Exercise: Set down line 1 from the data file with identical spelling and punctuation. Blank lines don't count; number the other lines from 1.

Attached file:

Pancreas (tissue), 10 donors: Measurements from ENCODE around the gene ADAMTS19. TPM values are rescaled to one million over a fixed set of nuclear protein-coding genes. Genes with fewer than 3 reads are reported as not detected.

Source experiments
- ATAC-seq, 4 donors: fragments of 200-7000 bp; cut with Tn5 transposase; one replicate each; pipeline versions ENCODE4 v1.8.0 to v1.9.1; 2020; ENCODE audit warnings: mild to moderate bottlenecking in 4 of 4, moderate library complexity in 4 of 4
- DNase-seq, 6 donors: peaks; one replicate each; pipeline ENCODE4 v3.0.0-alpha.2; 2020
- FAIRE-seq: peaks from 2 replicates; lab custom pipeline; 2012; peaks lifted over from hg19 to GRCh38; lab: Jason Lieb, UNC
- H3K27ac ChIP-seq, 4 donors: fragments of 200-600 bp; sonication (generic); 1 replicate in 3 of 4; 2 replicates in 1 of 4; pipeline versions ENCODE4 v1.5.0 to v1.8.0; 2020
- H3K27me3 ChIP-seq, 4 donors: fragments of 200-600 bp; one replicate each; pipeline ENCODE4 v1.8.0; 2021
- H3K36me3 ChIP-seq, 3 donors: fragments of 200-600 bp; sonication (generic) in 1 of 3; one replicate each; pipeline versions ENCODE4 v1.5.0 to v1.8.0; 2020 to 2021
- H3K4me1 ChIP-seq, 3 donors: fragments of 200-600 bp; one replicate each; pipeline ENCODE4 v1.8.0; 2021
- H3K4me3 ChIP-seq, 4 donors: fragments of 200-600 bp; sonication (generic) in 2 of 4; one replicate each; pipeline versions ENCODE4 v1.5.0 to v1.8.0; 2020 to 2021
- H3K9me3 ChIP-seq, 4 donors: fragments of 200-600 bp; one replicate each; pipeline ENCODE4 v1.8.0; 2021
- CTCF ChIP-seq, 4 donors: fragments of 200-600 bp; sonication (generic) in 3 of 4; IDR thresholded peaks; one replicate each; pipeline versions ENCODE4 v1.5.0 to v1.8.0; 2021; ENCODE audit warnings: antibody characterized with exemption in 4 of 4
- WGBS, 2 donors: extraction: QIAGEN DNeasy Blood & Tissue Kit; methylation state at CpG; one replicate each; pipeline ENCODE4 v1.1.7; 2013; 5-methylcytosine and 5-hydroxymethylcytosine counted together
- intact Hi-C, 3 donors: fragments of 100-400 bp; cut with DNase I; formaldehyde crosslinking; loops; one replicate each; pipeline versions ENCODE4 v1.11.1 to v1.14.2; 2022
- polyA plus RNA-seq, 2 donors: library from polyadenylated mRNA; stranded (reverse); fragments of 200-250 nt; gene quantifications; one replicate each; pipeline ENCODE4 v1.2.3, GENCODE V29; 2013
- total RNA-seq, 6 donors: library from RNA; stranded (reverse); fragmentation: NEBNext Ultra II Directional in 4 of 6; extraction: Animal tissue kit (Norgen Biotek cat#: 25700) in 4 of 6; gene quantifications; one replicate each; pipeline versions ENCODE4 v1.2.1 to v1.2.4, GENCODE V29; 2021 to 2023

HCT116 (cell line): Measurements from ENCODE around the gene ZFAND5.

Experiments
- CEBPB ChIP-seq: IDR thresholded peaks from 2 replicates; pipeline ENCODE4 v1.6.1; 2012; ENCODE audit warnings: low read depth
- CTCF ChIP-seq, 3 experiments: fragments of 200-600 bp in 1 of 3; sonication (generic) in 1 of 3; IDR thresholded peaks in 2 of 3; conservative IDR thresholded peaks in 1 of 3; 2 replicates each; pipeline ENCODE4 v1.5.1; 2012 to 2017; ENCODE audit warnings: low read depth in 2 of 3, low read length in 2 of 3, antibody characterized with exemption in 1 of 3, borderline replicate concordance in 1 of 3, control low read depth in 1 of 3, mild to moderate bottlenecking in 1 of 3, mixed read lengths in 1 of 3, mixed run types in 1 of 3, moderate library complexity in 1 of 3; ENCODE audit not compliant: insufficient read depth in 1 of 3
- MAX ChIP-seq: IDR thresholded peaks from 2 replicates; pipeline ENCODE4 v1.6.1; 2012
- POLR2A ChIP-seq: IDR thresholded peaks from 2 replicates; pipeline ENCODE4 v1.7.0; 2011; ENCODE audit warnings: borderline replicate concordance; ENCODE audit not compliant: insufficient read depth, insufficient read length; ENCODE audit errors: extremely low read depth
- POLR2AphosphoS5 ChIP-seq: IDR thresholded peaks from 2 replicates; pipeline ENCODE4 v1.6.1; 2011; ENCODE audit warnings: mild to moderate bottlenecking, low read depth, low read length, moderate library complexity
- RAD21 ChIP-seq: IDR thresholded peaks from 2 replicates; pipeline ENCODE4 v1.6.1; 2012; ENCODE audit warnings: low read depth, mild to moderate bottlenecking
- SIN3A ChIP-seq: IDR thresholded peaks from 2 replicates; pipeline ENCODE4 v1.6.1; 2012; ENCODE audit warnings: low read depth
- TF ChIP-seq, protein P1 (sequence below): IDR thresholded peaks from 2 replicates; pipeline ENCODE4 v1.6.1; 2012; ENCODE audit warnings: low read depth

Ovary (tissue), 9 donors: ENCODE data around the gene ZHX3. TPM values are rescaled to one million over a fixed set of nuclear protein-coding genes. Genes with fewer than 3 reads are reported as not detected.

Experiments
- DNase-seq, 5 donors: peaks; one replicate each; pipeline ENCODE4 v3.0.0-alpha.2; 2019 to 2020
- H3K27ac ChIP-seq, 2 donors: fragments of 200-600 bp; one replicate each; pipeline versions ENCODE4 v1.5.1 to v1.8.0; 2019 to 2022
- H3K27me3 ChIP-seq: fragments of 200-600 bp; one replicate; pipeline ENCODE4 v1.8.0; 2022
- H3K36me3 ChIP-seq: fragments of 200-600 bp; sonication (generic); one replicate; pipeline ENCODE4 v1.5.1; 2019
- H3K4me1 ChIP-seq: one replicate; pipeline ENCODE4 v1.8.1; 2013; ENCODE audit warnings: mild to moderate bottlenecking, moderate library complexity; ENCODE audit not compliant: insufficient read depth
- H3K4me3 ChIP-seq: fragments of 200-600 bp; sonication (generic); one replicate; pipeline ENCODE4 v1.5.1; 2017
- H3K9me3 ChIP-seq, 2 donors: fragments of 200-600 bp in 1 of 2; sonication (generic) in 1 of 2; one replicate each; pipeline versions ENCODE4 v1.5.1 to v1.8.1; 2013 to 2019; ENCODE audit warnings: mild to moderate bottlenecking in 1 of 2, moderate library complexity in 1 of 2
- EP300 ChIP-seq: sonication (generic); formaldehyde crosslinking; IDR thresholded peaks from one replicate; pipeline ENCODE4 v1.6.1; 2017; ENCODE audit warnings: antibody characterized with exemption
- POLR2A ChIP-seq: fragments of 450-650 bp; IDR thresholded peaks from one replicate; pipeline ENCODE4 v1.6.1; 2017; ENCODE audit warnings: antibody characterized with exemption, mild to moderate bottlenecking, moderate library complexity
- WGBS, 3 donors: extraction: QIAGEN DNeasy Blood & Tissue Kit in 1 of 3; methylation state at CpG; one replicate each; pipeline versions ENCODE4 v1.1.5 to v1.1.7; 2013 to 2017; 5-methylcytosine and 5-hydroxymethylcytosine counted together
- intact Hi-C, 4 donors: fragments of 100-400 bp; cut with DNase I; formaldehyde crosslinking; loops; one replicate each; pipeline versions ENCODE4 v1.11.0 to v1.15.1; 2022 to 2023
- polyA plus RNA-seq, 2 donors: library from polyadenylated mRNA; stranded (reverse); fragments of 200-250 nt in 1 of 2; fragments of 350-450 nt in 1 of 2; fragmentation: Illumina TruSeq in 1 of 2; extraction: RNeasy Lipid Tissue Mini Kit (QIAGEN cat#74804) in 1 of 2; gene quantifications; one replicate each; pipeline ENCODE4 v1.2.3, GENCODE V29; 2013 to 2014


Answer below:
Pancreas (tissue), 10 donors: Measurements from ENCODE around the gene ADAMTS19. TPM values are rescaled to one million over a fixed set of nuclear protein-coding genes. Genes with fewer than 3 reads are reported as not detected.